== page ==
I had to chuckle when I read Mick Wren’s posting on this website regarding the Lakes Two Day Trial.
Mick, secretary for the event and a ACU Trials and Enduro Committee member said words to the effect that entries are now full, and that he will ensure that all riders get to ride with their mates and all riders will have a number between 60 and 90. All tongue in cheek of course, but he deftly illustrated the problems that secretaries of popular trials face, trying to keep everybody happy. But of course that’s not possible.
The Lakes is a very popular trial, it caters for about 180 riders and due to the nature of the trial, i.e. it’s usually better to have a later number rather than an earlier number, riders make cryptic notes on their entry forms hoping that the secretary will be mug enough to give them what they want.
I can understand the reasoning behind making notes on the form “can I ride with Fred Jones, 'cause we are travelling together “ or “a middle of the entry number would be best as I’m working late and may not be able to get to the start on time”.
Yea. Right, who are you kidding chummie, you are trying it on, just like everybody else. Yet even when you have read the entry forms and taken in all the requests, there is still a soft side to most secretaries who possibly do try and accommodate the rider’s wishes – just in case that what he says is right, and he can’t get to the start on time.
Who are they kidding?, I can’t believe I’ve just typed that. The fact of the matter is that if you have made an entry into a very popular event, no matter what the circumstances prior to the trial, if you want to be there, you’ll fight dragons, wade through deep seas and rebuild the van engine overnight if it makes the difference between turning up on time and risking the chance of not getting your ride.
I’m secretary of a national every year and I get asked to provide special services. This year I decided that I would strictly put all the envelopes in a date order pile and allocate entries in reverse order of receipt, no arguing, that’s as fair as I could be. Then when entries arrived at the last minute from locals (why is it always the locals that send in the later entries?) I felt guilty about them being towards the front of the entry. Thankfully, some even later entries were received from away, so they were even closer to the front of the entry list, which made me feel a little bit better.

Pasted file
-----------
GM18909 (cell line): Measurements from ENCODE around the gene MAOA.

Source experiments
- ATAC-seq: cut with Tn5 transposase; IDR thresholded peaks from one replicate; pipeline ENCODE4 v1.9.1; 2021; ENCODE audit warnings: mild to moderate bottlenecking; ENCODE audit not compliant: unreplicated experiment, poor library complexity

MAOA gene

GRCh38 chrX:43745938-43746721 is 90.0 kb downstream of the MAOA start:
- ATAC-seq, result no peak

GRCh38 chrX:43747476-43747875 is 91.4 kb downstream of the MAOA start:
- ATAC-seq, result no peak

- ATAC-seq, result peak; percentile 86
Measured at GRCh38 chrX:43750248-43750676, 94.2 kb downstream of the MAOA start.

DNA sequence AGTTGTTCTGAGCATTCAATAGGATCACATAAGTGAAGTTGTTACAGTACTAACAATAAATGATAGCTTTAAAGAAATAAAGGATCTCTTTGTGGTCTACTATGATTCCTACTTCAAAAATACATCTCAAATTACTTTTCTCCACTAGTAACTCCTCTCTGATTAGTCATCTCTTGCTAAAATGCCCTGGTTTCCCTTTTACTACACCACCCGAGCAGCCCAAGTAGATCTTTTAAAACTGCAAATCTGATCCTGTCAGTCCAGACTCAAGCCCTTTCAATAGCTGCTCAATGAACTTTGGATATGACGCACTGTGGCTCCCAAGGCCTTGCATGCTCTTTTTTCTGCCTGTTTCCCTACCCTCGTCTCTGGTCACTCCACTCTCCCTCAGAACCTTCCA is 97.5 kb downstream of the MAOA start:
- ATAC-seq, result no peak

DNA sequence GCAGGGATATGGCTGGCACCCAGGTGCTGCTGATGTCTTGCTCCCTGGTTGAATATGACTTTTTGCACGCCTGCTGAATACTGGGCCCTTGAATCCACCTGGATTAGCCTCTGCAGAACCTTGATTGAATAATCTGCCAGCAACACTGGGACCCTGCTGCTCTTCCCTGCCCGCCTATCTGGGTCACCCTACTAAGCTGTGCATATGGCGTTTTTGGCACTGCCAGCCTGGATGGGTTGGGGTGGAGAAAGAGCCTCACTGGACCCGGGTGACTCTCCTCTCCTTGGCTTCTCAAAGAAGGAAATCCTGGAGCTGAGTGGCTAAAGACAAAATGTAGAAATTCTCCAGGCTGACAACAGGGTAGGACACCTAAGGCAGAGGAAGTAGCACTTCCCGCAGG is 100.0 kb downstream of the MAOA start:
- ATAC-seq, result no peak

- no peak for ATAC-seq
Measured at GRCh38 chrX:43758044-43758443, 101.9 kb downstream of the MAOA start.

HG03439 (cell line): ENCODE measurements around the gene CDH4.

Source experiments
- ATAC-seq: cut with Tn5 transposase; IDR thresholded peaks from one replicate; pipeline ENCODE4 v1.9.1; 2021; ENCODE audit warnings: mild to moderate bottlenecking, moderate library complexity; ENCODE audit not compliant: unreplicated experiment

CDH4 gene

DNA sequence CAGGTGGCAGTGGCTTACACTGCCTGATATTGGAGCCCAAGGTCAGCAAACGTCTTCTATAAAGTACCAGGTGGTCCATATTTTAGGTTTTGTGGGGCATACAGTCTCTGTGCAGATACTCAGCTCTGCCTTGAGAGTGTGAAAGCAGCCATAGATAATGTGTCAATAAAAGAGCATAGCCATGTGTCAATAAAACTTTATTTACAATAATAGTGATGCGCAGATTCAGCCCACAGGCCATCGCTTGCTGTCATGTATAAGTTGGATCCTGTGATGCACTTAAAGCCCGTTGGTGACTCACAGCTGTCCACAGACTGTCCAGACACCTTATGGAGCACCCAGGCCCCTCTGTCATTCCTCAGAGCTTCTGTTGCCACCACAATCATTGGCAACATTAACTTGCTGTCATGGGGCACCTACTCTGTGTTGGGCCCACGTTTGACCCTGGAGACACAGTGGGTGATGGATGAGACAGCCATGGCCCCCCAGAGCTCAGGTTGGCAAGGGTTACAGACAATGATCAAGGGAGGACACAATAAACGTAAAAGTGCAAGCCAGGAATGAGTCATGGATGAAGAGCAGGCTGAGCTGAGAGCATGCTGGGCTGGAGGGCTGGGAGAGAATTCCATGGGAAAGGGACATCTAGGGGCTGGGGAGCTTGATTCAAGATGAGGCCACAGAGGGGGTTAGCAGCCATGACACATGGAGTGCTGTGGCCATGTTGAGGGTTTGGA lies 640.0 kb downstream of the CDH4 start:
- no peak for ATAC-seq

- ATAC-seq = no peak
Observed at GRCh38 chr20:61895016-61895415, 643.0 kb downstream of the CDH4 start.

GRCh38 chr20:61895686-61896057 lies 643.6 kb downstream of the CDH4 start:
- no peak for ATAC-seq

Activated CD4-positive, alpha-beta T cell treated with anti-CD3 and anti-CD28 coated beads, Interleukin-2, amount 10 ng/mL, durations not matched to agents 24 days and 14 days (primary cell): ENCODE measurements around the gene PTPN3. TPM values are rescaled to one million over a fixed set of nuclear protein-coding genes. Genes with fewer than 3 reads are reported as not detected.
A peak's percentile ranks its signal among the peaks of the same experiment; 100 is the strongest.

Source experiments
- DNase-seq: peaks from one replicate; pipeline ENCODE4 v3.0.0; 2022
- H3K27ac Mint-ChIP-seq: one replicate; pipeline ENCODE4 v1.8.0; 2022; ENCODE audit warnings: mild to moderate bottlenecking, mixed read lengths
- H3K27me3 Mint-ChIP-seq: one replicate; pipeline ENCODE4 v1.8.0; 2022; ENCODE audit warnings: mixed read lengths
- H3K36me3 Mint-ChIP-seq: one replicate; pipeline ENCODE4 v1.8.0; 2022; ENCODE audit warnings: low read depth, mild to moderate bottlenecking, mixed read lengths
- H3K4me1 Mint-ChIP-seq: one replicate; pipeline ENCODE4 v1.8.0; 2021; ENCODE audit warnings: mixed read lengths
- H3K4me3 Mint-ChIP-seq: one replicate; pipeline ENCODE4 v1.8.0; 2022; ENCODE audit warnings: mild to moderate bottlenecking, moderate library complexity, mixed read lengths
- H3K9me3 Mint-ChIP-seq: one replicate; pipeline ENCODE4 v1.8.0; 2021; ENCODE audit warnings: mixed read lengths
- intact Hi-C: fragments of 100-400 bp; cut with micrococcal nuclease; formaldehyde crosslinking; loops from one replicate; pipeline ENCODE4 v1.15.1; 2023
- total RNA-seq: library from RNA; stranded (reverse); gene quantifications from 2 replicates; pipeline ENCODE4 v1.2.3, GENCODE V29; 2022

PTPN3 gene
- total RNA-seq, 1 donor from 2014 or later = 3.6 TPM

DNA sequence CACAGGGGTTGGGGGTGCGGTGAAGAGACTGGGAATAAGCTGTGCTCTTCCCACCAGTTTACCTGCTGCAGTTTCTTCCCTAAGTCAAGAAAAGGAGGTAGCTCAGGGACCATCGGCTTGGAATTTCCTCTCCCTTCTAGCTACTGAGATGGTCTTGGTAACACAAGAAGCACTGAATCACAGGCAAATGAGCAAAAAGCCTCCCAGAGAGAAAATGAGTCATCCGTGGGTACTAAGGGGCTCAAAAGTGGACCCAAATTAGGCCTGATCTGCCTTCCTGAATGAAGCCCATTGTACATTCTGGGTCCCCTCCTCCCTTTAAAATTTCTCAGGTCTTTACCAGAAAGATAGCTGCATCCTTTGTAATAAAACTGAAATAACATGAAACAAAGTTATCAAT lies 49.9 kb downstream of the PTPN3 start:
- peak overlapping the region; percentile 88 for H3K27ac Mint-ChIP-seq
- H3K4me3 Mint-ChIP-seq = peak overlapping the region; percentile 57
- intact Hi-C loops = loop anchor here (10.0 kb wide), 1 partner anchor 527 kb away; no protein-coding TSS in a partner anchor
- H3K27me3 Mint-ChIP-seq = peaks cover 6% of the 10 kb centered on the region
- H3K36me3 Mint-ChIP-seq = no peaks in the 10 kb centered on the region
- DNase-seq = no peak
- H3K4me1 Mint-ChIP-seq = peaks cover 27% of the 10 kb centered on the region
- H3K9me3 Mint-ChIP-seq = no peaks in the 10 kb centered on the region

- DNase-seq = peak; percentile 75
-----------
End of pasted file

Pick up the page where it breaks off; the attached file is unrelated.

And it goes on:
Over the years I have found that some secretaries are very easy to deal with, whilst others can be quite strict. I was going to say intolerant, but the moment the rider starts asking for favours, he is in the wrong, not the secretary. I’ve always tried to enter on time and correctly, as requested. To be fair, most riders do the job absolutely spot on, but others – and it’s always the same persons, are the exact opposite. No names, no pack drill as they say.
One of the other bugbears about being the trial secretary comes at award time. No matter how a club allocates trophies, whether it be on an individual trial basis, or on a year’s results, time always has to be spent sorting out the awards. Some clubs have award secretaries but whatever way it’s done, at some point the person whose job it is needs to know who won what, what they won, what their address is.
And calculating the club series positions, then finding the rider’s address is SO time consuming. Assuming, as the secretary, you have retained all the entry forms, you then have to decipher the scribble on the form, to get the address Over the years my club has aways had trophies, but getting rid of them to the rightful recipients is a total nightmare. First of all you hope to see the rider at the next trial and after perhaps half a year of carting several boxes of trophies to every trial you go to, you still have a box left and don’t know what to do with them.
I ended up like that recently following the club’s treasurer/trophy secretary moving house and depositing the lot with me. Being a chicken I ended up boxing them all up over a period of time and posting them off, but what a faffing job, not to mention the time involved. Thankfully, we had provided gift vouchers for most of the award winners which made it much easier – next year I hope everybody will get vouchers!
So going back to Mick Wren’s posting, ignore the lot mate, just chuck the whole lot up in the air and whatever oder they land is the order the rider will start the trial. Simple!
Right, time to make up the programme, first entry form, Graham Jarvis, oh sh***!!